The 19th Century first Transcontinental Railroad was described by Central Pacific Railroad Chief Engineer, Theodore D. Judah, as "the most magnificent project ever conceived." Devoted to telling the story of this "great and shining road" which so profoundly changed the course of the history of United States is the Central Pacific Railroad Photographic History Museum, a gigantic online "virtual museum" established by the family of railroad pioneer Lewis Metzler Clement. Launched in February, 1999, this award winning railroad history website has become a leading internet resource, and welcomed its 1,000,000th online visitor less than six years later.
In the years the Museum has been online, it has grown from a few small galleries of pictures to include a library of thousands of digitally restored period stereoviews and photographs, engravings, illustrations, maps, original photographs, ephemera, exhibits, and annotated complete transcriptions of primary source materials such as period and modern articles, first person accounts, and a wide selection of CPRR, UPRR, and government documents, reports, and railroad related federal and state statutes. Much of the site's content is made up of artistically restored digital reproductions of very rare or unique materials generously donated from hundreds of private collections which are not otherwise available to the public.
Our family run website developed from a deep interest in the contributions to the building of the Transcontinental Railroad of great great grandfather, Lewis M. Clement, who joined the nascent CPRR in 1862 as an assistant engineer and surveyor. By the time the first rail was laid in Sacramento in October, 1863, he was already the CPRR's chief assistant engineer with primary responsibility for the location, design, and supervision of the construction of the sections of the line to be built over the Sierra Nevadas, by far the most challenging and difficult portion of the entire great national work. As PBS notes in recommending this website, the biography of Clement also discusses his supervision of blasting and tunneling through the mountains, his invention for bending rails, his design for emigrant sleeping cars, and the first electric control system for railroads. With the driving of the Golden Spike in Utah in 1869 he also became the CPRR's Superintendent of Track and held both positions until he left the railroad in 1881 to work on the design and construction of several new cable car lines in San Francisco and Oakland.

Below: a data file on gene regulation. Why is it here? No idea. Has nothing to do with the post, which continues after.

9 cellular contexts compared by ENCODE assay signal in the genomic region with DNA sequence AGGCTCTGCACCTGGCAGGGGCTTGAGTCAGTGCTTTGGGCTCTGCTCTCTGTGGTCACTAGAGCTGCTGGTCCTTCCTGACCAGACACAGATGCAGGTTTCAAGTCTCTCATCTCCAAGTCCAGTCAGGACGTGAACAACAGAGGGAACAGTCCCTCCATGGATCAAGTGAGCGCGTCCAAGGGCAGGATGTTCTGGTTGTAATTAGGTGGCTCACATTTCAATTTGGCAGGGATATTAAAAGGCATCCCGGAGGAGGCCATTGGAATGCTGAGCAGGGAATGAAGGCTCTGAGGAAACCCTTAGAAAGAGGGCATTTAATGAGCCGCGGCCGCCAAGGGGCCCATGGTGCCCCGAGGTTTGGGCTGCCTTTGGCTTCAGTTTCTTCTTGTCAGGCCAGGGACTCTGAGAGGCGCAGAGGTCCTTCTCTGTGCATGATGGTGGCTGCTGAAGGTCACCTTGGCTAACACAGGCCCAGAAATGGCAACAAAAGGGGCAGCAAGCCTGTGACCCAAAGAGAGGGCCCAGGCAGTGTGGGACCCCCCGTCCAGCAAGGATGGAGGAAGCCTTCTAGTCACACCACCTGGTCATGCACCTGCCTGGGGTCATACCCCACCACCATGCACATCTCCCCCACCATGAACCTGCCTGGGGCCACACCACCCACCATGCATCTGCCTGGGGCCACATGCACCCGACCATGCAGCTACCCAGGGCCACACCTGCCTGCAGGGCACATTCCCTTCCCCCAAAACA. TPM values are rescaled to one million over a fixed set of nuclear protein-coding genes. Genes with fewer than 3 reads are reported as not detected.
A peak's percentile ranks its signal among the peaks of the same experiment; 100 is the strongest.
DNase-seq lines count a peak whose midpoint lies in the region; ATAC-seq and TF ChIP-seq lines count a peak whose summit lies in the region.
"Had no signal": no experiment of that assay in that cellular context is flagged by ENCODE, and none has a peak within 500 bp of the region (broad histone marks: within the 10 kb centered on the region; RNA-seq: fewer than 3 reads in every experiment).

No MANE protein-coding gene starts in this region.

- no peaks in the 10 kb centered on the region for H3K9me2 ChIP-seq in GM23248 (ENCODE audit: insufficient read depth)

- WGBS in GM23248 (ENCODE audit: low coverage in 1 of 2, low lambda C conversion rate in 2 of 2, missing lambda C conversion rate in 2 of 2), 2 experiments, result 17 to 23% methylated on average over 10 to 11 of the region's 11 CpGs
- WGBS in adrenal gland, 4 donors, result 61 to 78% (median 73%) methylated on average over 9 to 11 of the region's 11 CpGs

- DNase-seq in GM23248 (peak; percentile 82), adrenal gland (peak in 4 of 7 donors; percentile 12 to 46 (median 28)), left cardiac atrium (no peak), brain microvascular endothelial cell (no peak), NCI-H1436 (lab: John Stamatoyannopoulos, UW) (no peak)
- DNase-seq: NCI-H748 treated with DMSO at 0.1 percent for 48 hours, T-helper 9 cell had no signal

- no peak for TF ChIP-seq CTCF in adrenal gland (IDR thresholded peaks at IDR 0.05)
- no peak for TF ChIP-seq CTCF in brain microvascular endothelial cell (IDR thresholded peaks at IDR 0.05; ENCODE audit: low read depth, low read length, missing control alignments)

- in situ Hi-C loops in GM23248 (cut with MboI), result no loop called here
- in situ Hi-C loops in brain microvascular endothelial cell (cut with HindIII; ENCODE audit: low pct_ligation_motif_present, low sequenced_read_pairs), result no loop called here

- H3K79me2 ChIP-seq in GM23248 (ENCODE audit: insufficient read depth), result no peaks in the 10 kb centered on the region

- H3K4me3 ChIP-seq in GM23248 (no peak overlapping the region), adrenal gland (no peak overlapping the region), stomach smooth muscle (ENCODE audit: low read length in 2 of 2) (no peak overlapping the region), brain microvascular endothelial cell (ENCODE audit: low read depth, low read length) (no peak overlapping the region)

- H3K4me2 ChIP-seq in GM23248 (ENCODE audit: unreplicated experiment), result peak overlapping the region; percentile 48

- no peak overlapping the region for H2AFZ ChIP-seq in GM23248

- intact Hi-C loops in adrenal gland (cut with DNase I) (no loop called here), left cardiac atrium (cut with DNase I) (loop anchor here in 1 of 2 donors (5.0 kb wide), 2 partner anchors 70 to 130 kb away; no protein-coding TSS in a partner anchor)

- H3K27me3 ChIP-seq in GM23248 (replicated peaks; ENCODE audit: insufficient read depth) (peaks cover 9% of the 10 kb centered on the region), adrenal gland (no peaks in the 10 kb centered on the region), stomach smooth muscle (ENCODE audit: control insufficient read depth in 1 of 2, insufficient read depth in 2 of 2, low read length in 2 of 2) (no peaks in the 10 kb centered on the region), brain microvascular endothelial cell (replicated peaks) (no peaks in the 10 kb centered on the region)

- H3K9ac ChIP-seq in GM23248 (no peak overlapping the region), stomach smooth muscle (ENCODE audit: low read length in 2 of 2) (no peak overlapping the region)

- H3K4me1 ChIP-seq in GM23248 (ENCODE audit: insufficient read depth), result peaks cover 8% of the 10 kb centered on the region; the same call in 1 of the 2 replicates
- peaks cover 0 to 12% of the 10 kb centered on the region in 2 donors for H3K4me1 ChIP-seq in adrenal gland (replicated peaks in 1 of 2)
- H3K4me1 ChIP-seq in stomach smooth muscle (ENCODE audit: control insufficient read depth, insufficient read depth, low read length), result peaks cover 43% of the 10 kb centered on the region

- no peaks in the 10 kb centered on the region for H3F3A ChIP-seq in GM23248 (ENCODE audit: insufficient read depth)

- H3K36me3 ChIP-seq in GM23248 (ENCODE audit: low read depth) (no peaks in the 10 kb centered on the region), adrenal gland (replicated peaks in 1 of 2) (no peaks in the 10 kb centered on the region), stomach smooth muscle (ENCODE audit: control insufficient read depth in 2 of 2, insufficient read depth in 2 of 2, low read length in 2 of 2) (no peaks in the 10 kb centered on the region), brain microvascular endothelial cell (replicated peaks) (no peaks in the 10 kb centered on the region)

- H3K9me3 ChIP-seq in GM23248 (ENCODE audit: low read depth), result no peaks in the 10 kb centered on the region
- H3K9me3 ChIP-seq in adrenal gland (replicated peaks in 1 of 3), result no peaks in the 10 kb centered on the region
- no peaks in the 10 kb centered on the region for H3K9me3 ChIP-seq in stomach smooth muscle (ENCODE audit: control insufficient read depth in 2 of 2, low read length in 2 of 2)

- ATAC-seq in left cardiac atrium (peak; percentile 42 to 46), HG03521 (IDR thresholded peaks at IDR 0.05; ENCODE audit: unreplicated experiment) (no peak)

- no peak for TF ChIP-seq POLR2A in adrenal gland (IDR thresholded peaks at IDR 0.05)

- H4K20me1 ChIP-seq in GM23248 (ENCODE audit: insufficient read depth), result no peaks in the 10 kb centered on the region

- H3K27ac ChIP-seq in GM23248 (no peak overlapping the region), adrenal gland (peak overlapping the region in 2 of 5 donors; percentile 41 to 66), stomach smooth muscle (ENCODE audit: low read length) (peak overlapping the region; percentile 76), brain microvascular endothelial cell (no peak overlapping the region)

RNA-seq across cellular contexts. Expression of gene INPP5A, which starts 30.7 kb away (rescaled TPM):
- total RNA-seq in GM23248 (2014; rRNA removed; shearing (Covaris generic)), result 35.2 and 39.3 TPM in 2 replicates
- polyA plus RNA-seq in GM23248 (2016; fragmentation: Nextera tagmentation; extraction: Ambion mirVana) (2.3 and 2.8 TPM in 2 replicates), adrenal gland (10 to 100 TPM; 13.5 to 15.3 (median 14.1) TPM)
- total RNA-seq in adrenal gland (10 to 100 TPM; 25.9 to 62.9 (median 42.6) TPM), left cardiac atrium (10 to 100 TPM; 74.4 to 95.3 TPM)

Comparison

The CPRR Museum website receives and answers many e-mails from
all over the world sent by visitors and students – ranging from elementary
school to PhD candidates – with questions and/or
for permission to use the CPRR.org
site's materials and digital images in personal or school projects. (Many of
the detailed answers to these questions are also posted on the Museum's
FAQ's pages.) The site now also includes an extensive
CPRR Discussion Group. In addition
the CPRR Museum
has supplied images and research
materials for use at other museums and publication in books,
textbooks, TV programs,
movies, etc., including the "American Experience" on PBS, Donner Rails Films,
and the History Channel. Many original materials about
L.M. Clement were also also provided to the late Stephen Ambrose who used them
N.Y. Times best selling book, "Nothing
Like It in the World: The Men Who
Built the Transcontinental Railroad 1863-1869."
"About the CPRR Museum" courtesy of National Geographic Photographer Bruce C. Cooper, the great great grandson and biographer of CPRR First Assistant Chief Engineer, Lewis M. Clement – a veteran professional writer, digital image restorer, avid railroad collector, and frequent contributor to the Central Pacific Railroad Photographic History Museum website. The author of this web page about this site, as well as of four books and hundreds of feature articles, Bruce Cooper's writings and photographs appear extensively throughout the website. He also digitally restored numerous 19th Century photographic images on the website and created the composite graphics which appear in the exhibits, both services which he also provides professionally to the public through his independent online business, DigitalImageServices.com.
Also see: How to cite the Central Pacific Railroad Photographic History Museum as a research source.